3 Easy Ways To Get A Raise Without An Awkward Conversation
You’re a hard worker. You’re the first one in, last one out. You’re a team player. You’re passionate about your work. And you do more than what’s described in your job description.
The result? You EXPECT to be recognized for your exceptional work ethic. After all, you deserve it. Yet, companies don’t typically hand out raises or promotions without warranted monetary value. It always comes down to the bottom line — monetary value.
To add insult to injury, according to Payscale’s latest 2020 report on the gender pay gap in the U.S., women earn approximately $0.81 for every $1.00 earned by men. Lost earnings over the course of a 40-year career results in a whopping $900,000!
And it’s not that women aren’t asking for raises.
A study conducted by the Harvard Business Review indicates that women are just not receiving them as often as men do. Findings for why women aren’t receiving raises include negotiation styles, expressing a willingness to work for a lower rate, and pay requests from women not being treated the same as men’s requests.
In any case, it’s important for women to continue to receive their deserved pay raise.
So how can you ask for a raise, without asking for a raise? You can’t. You must ask for the raise you deserve.
The good thing is that you’ve put in the work to deserve it. When seeking a raise (or promotion) you need to:
- Build up to the idea of a raise so you avoid an awkward conversation
- Show the value of your work which means you have undeniable proof of your worth as an employee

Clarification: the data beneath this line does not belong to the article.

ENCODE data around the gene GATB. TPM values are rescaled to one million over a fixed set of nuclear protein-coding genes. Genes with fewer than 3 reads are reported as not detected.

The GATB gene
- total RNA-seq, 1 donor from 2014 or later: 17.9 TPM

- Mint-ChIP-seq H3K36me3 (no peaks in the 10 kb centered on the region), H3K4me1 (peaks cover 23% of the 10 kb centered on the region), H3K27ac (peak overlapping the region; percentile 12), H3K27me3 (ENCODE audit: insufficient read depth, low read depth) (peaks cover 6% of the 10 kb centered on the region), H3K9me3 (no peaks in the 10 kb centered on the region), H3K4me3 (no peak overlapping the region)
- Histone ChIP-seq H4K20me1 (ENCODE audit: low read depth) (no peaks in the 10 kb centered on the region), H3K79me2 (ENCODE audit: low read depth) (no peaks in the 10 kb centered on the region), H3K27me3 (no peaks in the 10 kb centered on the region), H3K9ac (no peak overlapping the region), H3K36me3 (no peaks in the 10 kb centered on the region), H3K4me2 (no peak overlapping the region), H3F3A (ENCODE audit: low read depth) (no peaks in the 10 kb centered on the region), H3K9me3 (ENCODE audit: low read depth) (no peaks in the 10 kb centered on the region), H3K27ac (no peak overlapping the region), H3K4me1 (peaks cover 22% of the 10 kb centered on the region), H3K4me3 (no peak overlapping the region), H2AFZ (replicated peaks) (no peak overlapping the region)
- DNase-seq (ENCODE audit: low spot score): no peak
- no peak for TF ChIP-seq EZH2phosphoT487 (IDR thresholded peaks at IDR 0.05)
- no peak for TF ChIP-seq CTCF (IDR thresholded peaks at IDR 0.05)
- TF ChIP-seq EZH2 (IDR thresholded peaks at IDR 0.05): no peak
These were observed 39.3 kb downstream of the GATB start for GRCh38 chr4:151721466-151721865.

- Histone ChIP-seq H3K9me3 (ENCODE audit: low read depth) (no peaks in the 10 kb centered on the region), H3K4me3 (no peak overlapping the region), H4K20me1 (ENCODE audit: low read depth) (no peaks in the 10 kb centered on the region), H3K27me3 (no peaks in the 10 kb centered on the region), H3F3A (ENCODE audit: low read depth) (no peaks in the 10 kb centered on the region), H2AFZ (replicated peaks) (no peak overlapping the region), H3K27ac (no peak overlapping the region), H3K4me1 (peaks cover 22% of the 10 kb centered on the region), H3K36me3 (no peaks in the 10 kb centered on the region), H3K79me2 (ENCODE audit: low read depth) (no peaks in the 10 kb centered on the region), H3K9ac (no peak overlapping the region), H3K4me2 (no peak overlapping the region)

- Be direct about what you want so you’re not waiting around endlessly
First, from the moment you start at a company or in a new role, you need to implant the idea to your boss that you will be seeking a pay increase. Schedule regular check-ins every 2-3 months to discuss performance, expectations, and improvements you can make. It’s imperative to be proactive and to show your ambition.
By consistently and openly discussing your performance, you’re setting yourself up for an easier conversation for a raise or promotion.
Next, before your yearly review,create a list of things you’ve done that have demonstrated VALUE outside of the items described in your job description. The value needs to contribute to your companies bottom line — monetary, efficiency, productivity, notably improved processes, etc.
For example, if your’e in sales, demonstrate how you’ve brought in more revenue compared to your peers. If you manage a team, discuss how your leadership has improved team work-flow and productivity. The value you bring is the key to showing your boss why they NEED to give you a raise or promotion to keep you within the company.
Finally, don’t beat around the bush. Approach the conversation by saying you want career growth within the company. Lay out the value-based facts for why you know you deserve the raise or promotion. Then ask what needs to happen next for you to receive your desired raise or promotion — the key is being specific in the role or percent increase you want.
And don’t forget to ask how long the raise or promotion will take. This way, you’ll know the exact time-frame and can make a decision to stay with the company or seek a role at another company that will pay you more.
Remember, expecting to get a raise without having taken steps towards it will more than likely result in you not getting your desired pay.